A common pitfall in this phase is thinking that you know the best way to present your research. Writing a paper or a thesis can be a solitary process. It is easy to convince yourself that you know your research topic better than others do because you have spent more time studying your topic than anyone else. While this may be true to some extent, it’s important to remember that ANYONE may end up reading your paper, so you must present your ideas in a manner that are palatable to people without an extensive background in the subject.


Tip 4: Get a few people with different backgrounds, science or non-science, to read and edit your paper.

If only you and your supervisor work on your paper, it may end up sounding too technical and lacking critical information. Letting people with diverse backgrounds read your paper, like other scientists and undergraduate students, may help you identify important experimental gaps and sections that are difficult to understand, respectively.


Phase Three: Submitting the manuscript


This phase is arguably the simplest part of the process. Each journal has its own E-platform or submission mechanism — described on their website. After you submit your paper, you must wait a few weeks to receive the journal’s decision. I received the decision about my paper after six weeks of waiting. The combination of nervousness, excitement and anticipation I felt during this time was almost crippling.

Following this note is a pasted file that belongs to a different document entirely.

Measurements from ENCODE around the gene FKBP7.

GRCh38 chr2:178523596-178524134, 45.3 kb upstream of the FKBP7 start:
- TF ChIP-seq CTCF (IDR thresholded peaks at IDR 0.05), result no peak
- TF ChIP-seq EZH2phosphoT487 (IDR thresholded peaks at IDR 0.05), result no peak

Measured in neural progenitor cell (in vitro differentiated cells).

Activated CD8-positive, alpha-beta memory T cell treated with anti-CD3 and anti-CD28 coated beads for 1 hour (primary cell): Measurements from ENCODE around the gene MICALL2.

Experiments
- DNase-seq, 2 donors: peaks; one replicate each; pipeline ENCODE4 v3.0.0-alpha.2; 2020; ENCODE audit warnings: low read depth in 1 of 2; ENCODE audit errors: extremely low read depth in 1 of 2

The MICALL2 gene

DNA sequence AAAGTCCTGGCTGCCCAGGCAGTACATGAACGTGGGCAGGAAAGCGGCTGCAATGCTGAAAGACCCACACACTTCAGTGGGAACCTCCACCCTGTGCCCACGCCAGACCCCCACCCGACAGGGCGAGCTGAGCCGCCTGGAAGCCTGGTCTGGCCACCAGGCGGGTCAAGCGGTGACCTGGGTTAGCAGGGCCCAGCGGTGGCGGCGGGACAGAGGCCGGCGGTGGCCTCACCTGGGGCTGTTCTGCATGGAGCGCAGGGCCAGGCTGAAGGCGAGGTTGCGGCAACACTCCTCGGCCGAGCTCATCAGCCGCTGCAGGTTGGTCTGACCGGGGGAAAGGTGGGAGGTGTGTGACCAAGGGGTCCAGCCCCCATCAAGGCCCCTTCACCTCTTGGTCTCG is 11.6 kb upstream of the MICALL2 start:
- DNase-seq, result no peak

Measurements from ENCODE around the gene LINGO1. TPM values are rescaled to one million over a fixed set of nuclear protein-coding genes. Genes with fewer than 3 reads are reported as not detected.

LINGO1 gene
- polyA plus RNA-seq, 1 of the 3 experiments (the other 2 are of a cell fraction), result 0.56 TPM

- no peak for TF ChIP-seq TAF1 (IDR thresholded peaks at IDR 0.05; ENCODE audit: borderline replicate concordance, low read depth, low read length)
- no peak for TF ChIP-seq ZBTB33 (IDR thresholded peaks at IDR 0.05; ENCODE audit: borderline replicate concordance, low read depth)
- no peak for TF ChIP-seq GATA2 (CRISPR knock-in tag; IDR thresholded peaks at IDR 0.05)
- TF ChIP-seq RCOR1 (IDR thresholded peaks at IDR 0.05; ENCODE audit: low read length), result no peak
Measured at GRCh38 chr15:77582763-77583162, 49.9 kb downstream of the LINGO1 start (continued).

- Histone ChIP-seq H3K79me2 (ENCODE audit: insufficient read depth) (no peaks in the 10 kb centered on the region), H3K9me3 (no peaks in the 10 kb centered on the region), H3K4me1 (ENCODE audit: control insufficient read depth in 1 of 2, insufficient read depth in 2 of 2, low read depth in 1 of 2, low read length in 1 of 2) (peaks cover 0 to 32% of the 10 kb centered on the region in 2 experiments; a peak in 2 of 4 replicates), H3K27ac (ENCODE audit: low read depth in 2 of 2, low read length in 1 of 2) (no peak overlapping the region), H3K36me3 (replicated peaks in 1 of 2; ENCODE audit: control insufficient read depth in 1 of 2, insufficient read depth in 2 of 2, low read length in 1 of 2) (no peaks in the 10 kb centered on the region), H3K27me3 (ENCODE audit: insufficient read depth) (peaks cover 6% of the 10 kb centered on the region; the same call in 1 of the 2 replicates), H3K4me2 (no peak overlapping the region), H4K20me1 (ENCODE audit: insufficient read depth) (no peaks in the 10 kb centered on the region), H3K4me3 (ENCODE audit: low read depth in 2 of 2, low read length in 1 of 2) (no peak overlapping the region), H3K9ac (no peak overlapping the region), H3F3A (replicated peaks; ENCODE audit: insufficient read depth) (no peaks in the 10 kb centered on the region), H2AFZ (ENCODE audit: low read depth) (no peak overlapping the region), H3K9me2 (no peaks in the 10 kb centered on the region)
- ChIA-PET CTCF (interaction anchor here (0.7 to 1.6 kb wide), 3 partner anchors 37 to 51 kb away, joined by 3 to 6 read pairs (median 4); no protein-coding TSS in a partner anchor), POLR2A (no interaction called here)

A common pitfall in this phase is not following the journal’s requirements. To ensure you avoid this pitfall, just follow Tip 1. When you decide on a journal, pay attention to and follow all the writing AND submission requirements carefully.


Phase Four: Revising the manuscript


Regardless of whether you receive an acceptance, invitation for resubmission after revision or rejection, you will receive comments from peer reviewers.

Revising your paper according to reviewers’ comments is an inherent part of the publishing process for any scientific paper. A common pitfall during the revision process is a stubborn mindset that prevents you from seeing the reviewer’s point of view.


Tip 5: Find evidence to support your viewpoint.

If you disagree with a reviewer, try to find scientific evidence that supports your viewpoint so that you can cite the information in your response to the reviewer’s  comments.


Tip 6: Review all the data you didn’t include in the manuscript

Sometimes, the data you choose to leave out of the manuscript has the answers that reviewers ask for. Some data can serve as evidence to support forgoing a reviewer’s suggestion while some data can be added to the manuscript to improve its quality and simultaneously address a reviewer’s comment.


Tip 7: Be objective about your manuscript and the reviewers’ comments.

As difficult as it might be, it’s important to evaluate the merit of challenging reviewer comments and accept the flaws in the design of your study or the content of your manuscript. Remember that reviewers are scientists who are usually knowledgeable about your field, and if you decide to act on their suggestions, you will probably end up improving your paper.


In conclusion, writing a thesis and publishing a scientific paper are time-consuming processes. But the satisfaction that you feel after you finish your thesis or get your paper published is unparalleled. I’ll never forget the moment when I found out my paper was accepted. I was walking around a mall with my mom when I received the acceptance email and I shared the news with her immediately. The sense of achievement I felt in that moment along with the look of pride and happiness on my mom’s face will stay with me forever. While your thesis or paper will have its challenges, I can guarantee that you will feel like all your hard work paid off once you’ve reached the finish line.